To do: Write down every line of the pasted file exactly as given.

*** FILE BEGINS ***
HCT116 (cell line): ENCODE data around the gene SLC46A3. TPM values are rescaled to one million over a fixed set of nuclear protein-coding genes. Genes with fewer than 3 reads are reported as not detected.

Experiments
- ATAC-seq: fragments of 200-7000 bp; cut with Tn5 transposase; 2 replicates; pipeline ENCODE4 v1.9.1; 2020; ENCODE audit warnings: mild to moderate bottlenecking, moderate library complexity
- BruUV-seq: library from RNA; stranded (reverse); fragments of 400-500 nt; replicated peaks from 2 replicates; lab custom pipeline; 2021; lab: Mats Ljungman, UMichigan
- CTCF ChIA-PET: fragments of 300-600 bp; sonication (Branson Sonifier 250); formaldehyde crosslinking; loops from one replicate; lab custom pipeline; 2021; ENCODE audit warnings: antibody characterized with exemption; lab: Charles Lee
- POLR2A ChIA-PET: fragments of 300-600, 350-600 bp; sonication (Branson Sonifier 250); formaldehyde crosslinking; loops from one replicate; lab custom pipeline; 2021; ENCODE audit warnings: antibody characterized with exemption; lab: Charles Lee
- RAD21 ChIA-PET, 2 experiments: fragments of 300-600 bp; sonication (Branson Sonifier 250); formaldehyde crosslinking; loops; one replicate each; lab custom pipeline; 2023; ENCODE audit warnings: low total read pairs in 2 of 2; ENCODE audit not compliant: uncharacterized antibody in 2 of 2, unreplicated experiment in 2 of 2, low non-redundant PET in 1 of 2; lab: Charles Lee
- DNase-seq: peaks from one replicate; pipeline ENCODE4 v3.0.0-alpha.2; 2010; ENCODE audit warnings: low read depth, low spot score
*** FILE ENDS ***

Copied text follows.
HCT116 (cell line): ENCODE data around the gene SLC46A3. TPM values are rescaled to one million over a fixed set of nuclear protein-coding genes. Genes with fewer than 3 reads are reported as not detected.

Experiments
- ATAC-seq: fragments of 200-7000 bp; cut with Tn5 transposase; 2 replicates; pipeline ENCODE4 v1.9.1; 2020; ENCODE audit warnings: mild to moderate bottlenecking, moderate library complexity
- BruUV-seq: library from RNA; stranded (reverse); fragments of 400-500 nt; replicated peaks from 2 replicates; lab custom pipeline; 2021; lab: Mats Ljungman, UMichigan
- CTCF ChIA-PET: fragments of 300-600 bp; sonication (Branson Sonifier 250); formaldehyde crosslinking; loops from one replicate; lab custom pipeline; 2021; ENCODE audit warnings: antibody characterized with exemption; lab: Charles Lee
- POLR2A ChIA-PET: fragments of 300-600, 350-600 bp; sonication (Branson Sonifier 250); formaldehyde crosslinking; loops from one replicate; lab custom pipeline; 2021; ENCODE audit warnings: antibody characterized with exemption; lab: Charles Lee
- RAD21 ChIA-PET, 2 experiments: fragments of 300-600 bp; sonication (Branson Sonifier 250); formaldehyde crosslinking; loops; one replicate each; lab custom pipeline; 2023; ENCODE audit warnings: low total read pairs in 2 of 2; ENCODE audit not compliant: uncharacterized antibody in 2 of 2, unreplicated experiment in 2 of 2, low non-redundant PET in 1 of 2; lab: Charles Lee
- DNase-seq: peaks from one replicate; pipeline ENCODE4 v3.0.0-alpha.2; 2010; ENCODE audit warnings: low read depth, low spot score